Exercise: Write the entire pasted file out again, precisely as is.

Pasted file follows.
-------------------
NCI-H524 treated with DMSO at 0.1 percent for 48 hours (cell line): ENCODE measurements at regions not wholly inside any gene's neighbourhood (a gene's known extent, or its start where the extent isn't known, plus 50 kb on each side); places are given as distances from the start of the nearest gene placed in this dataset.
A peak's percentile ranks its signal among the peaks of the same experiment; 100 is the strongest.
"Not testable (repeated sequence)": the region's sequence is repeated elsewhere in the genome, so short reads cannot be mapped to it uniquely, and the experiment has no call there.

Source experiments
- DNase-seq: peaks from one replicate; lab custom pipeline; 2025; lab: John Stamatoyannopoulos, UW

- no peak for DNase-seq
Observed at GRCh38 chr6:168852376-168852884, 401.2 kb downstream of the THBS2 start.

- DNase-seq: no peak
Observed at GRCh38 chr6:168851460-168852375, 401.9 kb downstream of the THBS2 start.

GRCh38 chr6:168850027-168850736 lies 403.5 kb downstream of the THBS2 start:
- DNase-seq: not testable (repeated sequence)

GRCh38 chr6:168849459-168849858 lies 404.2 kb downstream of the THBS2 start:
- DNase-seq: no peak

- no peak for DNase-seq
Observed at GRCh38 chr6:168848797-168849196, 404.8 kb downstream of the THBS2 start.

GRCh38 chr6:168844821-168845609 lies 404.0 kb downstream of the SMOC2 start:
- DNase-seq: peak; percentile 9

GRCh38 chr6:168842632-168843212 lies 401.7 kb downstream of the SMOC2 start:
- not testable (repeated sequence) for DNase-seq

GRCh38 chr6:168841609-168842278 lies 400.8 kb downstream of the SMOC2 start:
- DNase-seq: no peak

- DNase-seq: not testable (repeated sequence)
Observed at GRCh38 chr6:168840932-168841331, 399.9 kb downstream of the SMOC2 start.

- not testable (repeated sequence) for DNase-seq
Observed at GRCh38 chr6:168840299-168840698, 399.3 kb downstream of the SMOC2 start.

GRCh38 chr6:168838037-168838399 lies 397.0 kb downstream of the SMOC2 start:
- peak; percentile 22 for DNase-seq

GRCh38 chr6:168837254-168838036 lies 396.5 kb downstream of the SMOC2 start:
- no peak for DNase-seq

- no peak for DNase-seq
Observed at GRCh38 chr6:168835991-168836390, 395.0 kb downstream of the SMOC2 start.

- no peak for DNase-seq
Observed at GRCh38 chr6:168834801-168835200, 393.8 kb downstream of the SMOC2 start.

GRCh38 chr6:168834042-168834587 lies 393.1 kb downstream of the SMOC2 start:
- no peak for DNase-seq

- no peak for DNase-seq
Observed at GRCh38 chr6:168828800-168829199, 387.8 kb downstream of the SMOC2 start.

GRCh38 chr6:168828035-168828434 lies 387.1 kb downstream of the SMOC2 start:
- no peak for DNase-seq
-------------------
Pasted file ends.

NCI-H524 treated with DMSO at 0.1 percent for 48 hours (cell line): ENCODE measurements at regions not wholly inside any gene's neighbourhood (a gene's known extent, or its start where the extent isn't known, plus 50 kb on each side); places are given as distances from the start of the nearest gene placed in this dataset.
A peak's percentile ranks its signal among the peaks of the same experiment; 100 is the strongest.
"Not testable (repeated sequence)": the region's sequence is repeated elsewhere in the genome, so short reads cannot be mapped to it uniquely, and the experiment has no call there.

Source experiments
- DNase-seq: peaks from one replicate; lab custom pipeline; 2025; lab: John Stamatoyannopoulos, UW

- no peak for DNase-seq
Observed at GRCh38 chr6:168852376-168852884, 401.2 kb downstream of the THBS2 start.

- DNase-seq: no peak
Observed at GRCh38 chr6:168851460-168852375, 401.9 kb downstream of the THBS2 start.

GRCh38 chr6:168850027-168850736 lies 403.5 kb downstream of the THBS2 start:
- DNase-seq: not testable (repeated sequence)

GRCh38 chr6:168849459-168849858 lies 404.2 kb downstream of the THBS2 start:
- DNase-seq: no peak

- no peak for DNase-seq
Observed at GRCh38 chr6:168848797-168849196, 404.8 kb downstream of the THBS2 start.

GRCh38 chr6:168844821-168845609 lies 404.0 kb downstream of the SMOC2 start:
- DNase-seq: peak; percentile 9

GRCh38 chr6:168842632-168843212 lies 401.7 kb downstream of the SMOC2 start:
- not testable (repeated sequence) for DNase-seq

GRCh38 chr6:168841609-168842278 lies 400.8 kb downstream of the SMOC2 start:
- DNase-seq: no peak

- DNase-seq: not testable (repeated sequence)
Observed at GRCh38 chr6:168840932-168841331, 399.9 kb downstream of the SMOC2 start.

- not testable (repeated sequence) for DNase-seq
Observed at GRCh38 chr6:168840299-168840698, 399.3 kb downstream of the SMOC2 start.

GRCh38 chr6:168838037-168838399 lies 397.0 kb downstream of the SMOC2 start:
- peak; percentile 22 for DNase-seq

GRCh38 chr6:168837254-168838036 lies 396.5 kb downstream of the SMOC2 start:
- no peak for DNase-seq

- no peak for DNase-seq
Observed at GRCh38 chr6:168835991-168836390, 395.0 kb downstream of the SMOC2 start.

- no peak for DNase-seq
Observed at GRCh38 chr6:168834801-168835200, 393.8 kb downstream of the SMOC2 start.

GRCh38 chr6:168834042-168834587 lies 393.1 kb downstream of the SMOC2 start:
- no peak for DNase-seq

- no peak for DNase-seq
Observed at GRCh38 chr6:168828800-168829199, 387.8 kb downstream of the SMOC2 start.

GRCh38 chr6:168828035-168828434 lies 387.1 kb downstream of the SMOC2 start:
- no peak for DNase-seq